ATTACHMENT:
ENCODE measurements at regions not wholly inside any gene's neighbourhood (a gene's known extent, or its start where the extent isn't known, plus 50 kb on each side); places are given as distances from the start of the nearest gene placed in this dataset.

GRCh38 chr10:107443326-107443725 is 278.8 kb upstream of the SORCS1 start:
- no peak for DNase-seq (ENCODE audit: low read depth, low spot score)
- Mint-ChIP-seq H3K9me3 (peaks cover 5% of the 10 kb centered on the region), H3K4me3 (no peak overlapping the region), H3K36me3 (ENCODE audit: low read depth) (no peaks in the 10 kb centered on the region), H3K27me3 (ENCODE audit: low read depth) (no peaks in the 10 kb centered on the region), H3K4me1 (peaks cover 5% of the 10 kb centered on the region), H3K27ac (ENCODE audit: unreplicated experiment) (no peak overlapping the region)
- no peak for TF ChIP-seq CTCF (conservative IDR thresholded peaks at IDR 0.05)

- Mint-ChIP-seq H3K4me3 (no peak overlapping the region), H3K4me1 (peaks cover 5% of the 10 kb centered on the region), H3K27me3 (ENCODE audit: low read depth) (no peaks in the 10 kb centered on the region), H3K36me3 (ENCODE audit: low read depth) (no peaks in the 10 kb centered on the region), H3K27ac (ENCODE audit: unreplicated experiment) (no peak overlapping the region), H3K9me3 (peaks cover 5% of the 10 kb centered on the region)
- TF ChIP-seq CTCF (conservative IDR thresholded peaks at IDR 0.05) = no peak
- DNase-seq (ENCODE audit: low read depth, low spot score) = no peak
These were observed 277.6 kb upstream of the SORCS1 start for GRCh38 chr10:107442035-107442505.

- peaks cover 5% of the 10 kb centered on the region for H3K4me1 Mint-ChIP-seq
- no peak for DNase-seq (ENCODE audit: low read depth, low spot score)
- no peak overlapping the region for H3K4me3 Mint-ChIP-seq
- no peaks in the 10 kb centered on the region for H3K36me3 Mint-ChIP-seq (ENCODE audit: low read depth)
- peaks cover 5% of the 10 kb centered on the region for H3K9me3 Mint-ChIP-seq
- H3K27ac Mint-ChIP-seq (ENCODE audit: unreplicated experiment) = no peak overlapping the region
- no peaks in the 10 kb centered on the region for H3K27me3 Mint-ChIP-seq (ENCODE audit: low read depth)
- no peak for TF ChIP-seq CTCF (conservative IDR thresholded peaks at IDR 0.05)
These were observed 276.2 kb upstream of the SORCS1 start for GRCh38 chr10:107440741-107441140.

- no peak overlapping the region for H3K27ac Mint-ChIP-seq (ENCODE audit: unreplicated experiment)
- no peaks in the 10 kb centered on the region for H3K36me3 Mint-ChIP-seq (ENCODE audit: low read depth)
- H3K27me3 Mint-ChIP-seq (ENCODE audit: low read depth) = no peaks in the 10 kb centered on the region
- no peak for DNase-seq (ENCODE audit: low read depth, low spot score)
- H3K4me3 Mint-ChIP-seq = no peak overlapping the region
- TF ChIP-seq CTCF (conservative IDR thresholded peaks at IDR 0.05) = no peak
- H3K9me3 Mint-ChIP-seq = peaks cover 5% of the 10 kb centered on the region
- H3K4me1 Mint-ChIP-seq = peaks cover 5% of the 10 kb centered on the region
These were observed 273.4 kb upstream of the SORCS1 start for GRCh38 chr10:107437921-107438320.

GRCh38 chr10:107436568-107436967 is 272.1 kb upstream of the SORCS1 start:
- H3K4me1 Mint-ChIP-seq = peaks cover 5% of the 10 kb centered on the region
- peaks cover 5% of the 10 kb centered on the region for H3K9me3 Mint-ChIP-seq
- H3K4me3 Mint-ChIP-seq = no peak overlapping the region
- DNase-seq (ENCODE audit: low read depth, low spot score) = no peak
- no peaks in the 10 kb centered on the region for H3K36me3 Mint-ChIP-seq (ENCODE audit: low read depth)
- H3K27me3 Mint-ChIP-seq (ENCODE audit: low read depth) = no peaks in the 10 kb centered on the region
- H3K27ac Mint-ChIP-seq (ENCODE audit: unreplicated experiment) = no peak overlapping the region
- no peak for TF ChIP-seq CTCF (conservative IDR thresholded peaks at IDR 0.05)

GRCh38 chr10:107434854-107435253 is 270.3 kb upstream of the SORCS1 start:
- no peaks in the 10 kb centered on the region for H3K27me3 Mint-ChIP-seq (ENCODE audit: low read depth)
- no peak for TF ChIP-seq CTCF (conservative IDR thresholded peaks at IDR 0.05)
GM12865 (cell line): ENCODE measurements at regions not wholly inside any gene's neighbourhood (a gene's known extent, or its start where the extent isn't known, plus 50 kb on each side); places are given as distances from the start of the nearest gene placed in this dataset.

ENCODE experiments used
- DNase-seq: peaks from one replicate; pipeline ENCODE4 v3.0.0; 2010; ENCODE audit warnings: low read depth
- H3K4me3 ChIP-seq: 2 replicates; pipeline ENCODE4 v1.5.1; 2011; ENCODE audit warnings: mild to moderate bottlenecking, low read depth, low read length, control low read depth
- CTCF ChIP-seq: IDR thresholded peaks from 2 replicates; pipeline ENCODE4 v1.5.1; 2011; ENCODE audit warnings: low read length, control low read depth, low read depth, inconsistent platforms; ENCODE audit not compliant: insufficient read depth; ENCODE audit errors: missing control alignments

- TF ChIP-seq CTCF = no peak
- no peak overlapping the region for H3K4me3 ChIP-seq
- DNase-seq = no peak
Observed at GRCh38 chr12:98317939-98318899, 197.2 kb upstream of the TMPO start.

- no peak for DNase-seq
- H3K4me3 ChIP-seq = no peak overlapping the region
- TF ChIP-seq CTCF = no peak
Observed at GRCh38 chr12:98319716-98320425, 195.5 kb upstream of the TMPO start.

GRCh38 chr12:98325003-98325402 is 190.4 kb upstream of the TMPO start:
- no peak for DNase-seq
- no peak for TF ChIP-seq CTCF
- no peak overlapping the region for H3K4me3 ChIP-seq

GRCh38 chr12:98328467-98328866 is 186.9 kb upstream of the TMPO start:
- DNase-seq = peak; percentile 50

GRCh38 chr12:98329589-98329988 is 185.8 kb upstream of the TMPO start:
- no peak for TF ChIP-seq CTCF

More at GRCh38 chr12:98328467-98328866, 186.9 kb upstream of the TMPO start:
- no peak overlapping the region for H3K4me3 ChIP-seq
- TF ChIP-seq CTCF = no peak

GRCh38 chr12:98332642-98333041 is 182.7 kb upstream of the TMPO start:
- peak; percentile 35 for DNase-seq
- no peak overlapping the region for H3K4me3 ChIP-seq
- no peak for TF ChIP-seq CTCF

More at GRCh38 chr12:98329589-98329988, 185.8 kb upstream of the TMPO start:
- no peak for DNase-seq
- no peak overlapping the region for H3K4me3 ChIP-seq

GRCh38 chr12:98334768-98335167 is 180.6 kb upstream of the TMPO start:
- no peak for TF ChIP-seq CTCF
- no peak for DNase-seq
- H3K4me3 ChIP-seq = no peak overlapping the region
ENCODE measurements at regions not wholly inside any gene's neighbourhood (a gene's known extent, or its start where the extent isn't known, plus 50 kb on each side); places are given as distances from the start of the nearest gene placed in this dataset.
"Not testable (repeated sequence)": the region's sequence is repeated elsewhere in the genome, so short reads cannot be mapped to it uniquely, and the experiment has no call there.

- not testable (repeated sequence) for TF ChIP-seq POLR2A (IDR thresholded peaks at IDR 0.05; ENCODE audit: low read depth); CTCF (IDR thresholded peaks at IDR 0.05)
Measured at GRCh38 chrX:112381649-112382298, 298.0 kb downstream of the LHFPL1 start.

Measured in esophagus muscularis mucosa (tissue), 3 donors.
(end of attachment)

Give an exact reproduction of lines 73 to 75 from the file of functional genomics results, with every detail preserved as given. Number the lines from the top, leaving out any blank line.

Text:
- no peak for DNase-seq
- H3K4me3 ChIP-seq = no peak overlapping the region
ENCODE measurements at regions not wholly inside any gene's neighbourhood (a gene's known extent, or its start where the extent isn't known, plus 50 kb on each side); places are given as distances from the start of the nearest gene placed in this dataset.